Students earning the Education and Society Certificate complete courses that combine these interdisciplinary perspectives in a coherent program of study. In addition, students can seek research placements in one of several education-related laboratories, research projects, or organizations at the University, including the Urban Education Institute; the UChicago Consortium on School Research; UChicago STEM Education; the UChicago Science of Learning Center; the Urban Labs; the TMW Center for Early Learning and Public Health; educational programs within the Office of Civic Engagement; or any number of ongoing faculty-led projects.
MAPSS students are eligible to work with affiliated faculty in The Center for the Study of Gender and Sexuality. The Center coordinates a number of courses and research activities, examining the study of gender and/or sexuality as a historical practice; as scientific concepts and sites of representation; in social movements such as feminism and gay and lesbian liberation; within feminist and queer theory; as family structures; in the gendering of labor force participation; as representations of women in literature and the visual arts; in the intersections of race and gender; in transnational movements; and as they impact women’s and men’s participation in politics, among other domains.
The Graduate Certificate in Gender and Sexuality Studies requires a graduate-level foundation course in gender and sexuality (e.g. Advanced Theories of Sex/Gender); at least three additional courses in gender and sexuality studies (either cross-listed with GNSE or approved by the Center); a major research paper with a substantial gender/sexuality component (either from class or the MA thesis); and student participation in the Gender and Sexualities Studies Workshop.
MAPSS students can work with affiliated faculty in the Committee on Geographical Sciences. The five-course concentration provides an introduction to spatial thinking, geospatial analysis, geo-computation, and geo-visualization techniques, with a focus on policy-relevant research across the social sciences.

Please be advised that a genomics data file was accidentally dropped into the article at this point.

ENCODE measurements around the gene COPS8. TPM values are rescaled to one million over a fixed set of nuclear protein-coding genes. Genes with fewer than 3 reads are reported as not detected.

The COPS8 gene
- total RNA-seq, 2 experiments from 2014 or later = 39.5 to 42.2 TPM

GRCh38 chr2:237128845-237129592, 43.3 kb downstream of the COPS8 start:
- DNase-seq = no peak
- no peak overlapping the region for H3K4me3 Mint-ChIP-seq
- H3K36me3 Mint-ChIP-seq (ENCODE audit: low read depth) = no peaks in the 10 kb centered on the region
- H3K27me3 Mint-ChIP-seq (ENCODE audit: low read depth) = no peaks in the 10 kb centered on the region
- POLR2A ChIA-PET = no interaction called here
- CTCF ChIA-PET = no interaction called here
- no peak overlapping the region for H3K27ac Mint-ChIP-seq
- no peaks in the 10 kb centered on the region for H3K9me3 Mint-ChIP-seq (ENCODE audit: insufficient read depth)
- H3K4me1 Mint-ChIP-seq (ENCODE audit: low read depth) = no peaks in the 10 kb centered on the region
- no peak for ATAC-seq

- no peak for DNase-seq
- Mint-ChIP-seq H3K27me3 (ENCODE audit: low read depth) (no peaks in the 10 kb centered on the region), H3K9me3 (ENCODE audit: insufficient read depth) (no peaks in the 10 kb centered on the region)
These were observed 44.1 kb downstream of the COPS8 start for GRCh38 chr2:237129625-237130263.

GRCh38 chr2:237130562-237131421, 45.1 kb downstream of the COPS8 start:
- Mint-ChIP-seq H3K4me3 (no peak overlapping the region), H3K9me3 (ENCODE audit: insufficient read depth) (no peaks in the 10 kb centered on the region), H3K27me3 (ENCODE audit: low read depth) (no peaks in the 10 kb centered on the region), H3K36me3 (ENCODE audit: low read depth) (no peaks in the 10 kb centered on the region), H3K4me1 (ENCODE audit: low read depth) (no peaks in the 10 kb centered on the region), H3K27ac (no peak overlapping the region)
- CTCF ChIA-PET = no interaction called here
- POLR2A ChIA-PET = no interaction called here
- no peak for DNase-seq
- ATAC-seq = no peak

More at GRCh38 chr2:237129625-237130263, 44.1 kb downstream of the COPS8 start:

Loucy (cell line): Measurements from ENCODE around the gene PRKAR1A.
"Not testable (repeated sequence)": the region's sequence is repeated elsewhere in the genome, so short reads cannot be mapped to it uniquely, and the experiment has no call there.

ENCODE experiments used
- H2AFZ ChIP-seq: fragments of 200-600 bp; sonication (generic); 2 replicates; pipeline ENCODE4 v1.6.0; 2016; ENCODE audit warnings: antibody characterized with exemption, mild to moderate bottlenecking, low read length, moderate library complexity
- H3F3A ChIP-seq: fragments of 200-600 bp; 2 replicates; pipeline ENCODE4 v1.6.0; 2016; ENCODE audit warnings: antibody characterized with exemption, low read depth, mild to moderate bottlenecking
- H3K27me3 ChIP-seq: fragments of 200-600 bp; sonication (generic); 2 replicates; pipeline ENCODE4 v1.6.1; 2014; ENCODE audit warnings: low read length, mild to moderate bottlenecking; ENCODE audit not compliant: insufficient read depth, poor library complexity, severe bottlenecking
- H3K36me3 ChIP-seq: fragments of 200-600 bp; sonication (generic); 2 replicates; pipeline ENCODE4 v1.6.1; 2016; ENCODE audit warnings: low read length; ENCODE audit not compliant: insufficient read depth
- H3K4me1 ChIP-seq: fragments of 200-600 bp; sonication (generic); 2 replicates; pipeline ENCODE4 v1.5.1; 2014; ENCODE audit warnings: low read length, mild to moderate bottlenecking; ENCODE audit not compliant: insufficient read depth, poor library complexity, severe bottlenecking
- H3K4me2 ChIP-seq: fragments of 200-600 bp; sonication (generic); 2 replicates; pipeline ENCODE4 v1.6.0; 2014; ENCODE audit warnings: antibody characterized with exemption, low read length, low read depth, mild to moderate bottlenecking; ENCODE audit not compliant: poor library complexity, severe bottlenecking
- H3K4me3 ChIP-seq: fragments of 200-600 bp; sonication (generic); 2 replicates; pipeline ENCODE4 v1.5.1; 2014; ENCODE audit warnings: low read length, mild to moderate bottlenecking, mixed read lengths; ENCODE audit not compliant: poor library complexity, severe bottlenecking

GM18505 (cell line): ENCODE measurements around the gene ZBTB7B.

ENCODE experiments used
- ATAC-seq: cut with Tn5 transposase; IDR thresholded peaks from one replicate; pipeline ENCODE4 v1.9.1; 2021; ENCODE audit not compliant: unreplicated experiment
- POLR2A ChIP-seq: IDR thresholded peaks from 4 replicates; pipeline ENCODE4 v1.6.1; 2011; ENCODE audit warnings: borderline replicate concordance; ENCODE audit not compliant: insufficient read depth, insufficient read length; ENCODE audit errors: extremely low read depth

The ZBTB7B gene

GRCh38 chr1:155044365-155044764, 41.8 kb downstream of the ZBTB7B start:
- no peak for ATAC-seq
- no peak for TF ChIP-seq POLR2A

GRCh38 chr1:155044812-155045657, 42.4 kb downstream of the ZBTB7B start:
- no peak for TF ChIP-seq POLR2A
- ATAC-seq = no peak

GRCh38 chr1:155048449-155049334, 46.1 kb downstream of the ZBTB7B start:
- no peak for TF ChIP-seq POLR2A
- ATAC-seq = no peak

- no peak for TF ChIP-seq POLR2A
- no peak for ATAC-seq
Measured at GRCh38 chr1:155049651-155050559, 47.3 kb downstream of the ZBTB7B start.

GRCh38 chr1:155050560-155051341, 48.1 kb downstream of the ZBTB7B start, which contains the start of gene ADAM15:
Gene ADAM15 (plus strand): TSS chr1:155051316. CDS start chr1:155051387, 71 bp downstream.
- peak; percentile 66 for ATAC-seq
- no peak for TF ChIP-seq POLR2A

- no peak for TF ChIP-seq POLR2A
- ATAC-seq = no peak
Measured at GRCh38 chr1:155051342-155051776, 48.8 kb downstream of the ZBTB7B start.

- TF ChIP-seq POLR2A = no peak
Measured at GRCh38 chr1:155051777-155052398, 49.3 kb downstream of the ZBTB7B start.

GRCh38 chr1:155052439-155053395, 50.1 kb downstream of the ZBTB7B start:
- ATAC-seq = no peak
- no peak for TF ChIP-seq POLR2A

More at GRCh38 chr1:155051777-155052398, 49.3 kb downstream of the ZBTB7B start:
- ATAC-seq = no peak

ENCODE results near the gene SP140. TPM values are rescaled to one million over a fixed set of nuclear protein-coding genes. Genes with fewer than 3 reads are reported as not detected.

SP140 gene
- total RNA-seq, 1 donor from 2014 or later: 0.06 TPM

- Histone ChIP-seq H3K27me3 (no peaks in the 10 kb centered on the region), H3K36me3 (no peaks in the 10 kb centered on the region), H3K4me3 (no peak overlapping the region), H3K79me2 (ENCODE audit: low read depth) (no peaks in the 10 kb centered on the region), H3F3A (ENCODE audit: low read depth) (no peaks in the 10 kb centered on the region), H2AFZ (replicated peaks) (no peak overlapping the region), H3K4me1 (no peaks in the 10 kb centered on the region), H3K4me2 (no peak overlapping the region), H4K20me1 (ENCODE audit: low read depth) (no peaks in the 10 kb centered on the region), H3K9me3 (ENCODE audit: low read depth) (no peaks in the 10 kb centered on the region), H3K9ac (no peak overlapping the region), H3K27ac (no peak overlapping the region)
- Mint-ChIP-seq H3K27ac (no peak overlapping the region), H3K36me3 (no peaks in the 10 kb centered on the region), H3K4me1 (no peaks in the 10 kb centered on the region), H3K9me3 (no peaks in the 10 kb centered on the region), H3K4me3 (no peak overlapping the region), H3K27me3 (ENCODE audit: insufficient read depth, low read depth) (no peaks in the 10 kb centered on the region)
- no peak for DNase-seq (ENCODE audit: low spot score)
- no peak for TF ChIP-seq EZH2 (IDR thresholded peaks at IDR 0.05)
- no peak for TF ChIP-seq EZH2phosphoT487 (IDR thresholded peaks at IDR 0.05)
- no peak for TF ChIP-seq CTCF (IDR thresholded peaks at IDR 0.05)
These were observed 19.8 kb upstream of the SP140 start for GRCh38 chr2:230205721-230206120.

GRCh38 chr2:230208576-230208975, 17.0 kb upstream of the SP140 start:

The concentration in Geographic Information Science includes three foundational courses in spatial analysis and spatial data science (Introduction to Spatial Data Science, Geographic Information Science I and Geographic Information Science II) and an independent reading course oriented to MA thesis research (Readings in Spatial Analysis). The fifth course is selected from three options: a course that develops the computational aspects of geographic information science (Geographic Information Science III); more advanced statistical treatment (Spatial Regression Analysis); or a practicum to refine the MA thesis (GIScience Practicum).
Students are encouraged to participate in the Center for Spatial Data Science, which organizes a weekly study group that draws faculty, post-doctoral lecturers, and students from across the University of Chicago. Finally, students write their MA theses with a member of the GIS faculty, applying spatial analysis and geographic information science to a particular question in the social sciences.
MAPSS students with a strong interest in Latin America can work with affiliated faculty in the Center for Latin American Studies (CLAS) to develop a personalized program of study. More than 50 faculty members throughout the University focus their teaching or research in the area, offering a full range of disciplinary and regional coverage. Students can select courses in economic development; Mayan art and architecture; immigration; the environment; human rights; urban studies; revolution and dictatorship; law and citizenship; slavery and its afterlives; politics and public policy; crime and criminal governance; wealth and inequality; literature and society; religion; commodity capitalism; and many others.